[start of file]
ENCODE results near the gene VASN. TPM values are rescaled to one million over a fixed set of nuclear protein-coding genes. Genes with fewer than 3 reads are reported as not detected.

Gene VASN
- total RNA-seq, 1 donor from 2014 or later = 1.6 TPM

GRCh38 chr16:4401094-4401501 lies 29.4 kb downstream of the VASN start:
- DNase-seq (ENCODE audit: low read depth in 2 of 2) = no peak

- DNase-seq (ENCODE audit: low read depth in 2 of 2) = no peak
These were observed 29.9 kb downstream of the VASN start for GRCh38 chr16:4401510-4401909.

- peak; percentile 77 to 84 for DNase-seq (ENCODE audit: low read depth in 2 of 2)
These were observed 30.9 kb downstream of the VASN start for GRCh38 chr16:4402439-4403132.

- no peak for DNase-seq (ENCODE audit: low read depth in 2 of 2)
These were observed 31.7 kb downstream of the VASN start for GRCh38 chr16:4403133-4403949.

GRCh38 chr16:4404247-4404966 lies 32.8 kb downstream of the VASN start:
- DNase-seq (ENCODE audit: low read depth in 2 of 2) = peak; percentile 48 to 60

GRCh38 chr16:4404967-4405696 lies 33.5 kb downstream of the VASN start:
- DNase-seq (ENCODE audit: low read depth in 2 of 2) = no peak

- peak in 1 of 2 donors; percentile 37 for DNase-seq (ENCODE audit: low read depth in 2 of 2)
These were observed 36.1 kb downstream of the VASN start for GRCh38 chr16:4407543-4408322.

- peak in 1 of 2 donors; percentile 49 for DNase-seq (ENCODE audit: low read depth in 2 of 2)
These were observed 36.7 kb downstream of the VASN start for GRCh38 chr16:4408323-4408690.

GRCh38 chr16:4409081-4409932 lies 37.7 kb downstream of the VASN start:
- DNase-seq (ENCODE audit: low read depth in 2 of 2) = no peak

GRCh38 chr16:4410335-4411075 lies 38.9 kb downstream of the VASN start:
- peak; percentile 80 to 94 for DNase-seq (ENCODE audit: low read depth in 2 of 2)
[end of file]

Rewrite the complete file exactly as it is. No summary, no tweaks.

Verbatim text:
ENCODE results near the gene VASN. TPM values are rescaled to one million over a fixed set of nuclear protein-coding genes. Genes with fewer than 3 reads are reported as not detected.

Gene VASN
- total RNA-seq, 1 donor from 2014 or later = 1.6 TPM

GRCh38 chr16:4401094-4401501 lies 29.4 kb downstream of the VASN start:
- DNase-seq (ENCODE audit: low read depth in 2 of 2) = no peak

- DNase-seq (ENCODE audit: low read depth in 2 of 2) = no peak
These were observed 29.9 kb downstream of the VASN start for GRCh38 chr16:4401510-4401909.

- peak; percentile 77 to 84 for DNase-seq (ENCODE audit: low read depth in 2 of 2)
These were observed 30.9 kb downstream of the VASN start for GRCh38 chr16:4402439-4403132.

- no peak for DNase-seq (ENCODE audit: low read depth in 2 of 2)
These were observed 31.7 kb downstream of the VASN start for GRCh38 chr16:4403133-4403949.

GRCh38 chr16:4404247-4404966 lies 32.8 kb downstream of the VASN start:
- DNase-seq (ENCODE audit: low read depth in 2 of 2) = peak; percentile 48 to 60

GRCh38 chr16:4404967-4405696 lies 33.5 kb downstream of the VASN start:
- DNase-seq (ENCODE audit: low read depth in 2 of 2) = no peak

- peak in 1 of 2 donors; percentile 37 for DNase-seq (ENCODE audit: low read depth in 2 of 2)
These were observed 36.1 kb downstream of the VASN start for GRCh38 chr16:4407543-4408322.

- peak in 1 of 2 donors; percentile 49 for DNase-seq (ENCODE audit: low read depth in 2 of 2)
These were observed 36.7 kb downstream of the VASN start for GRCh38 chr16:4408323-4408690.

GRCh38 chr16:4409081-4409932 lies 37.7 kb downstream of the VASN start:
- DNase-seq (ENCODE audit: low read depth in 2 of 2) = no peak

GRCh38 chr16:4410335-4411075 lies 38.9 kb downstream of the VASN start:
- peak; percentile 80 to 94 for DNase-seq (ENCODE audit: low read depth in 2 of 2)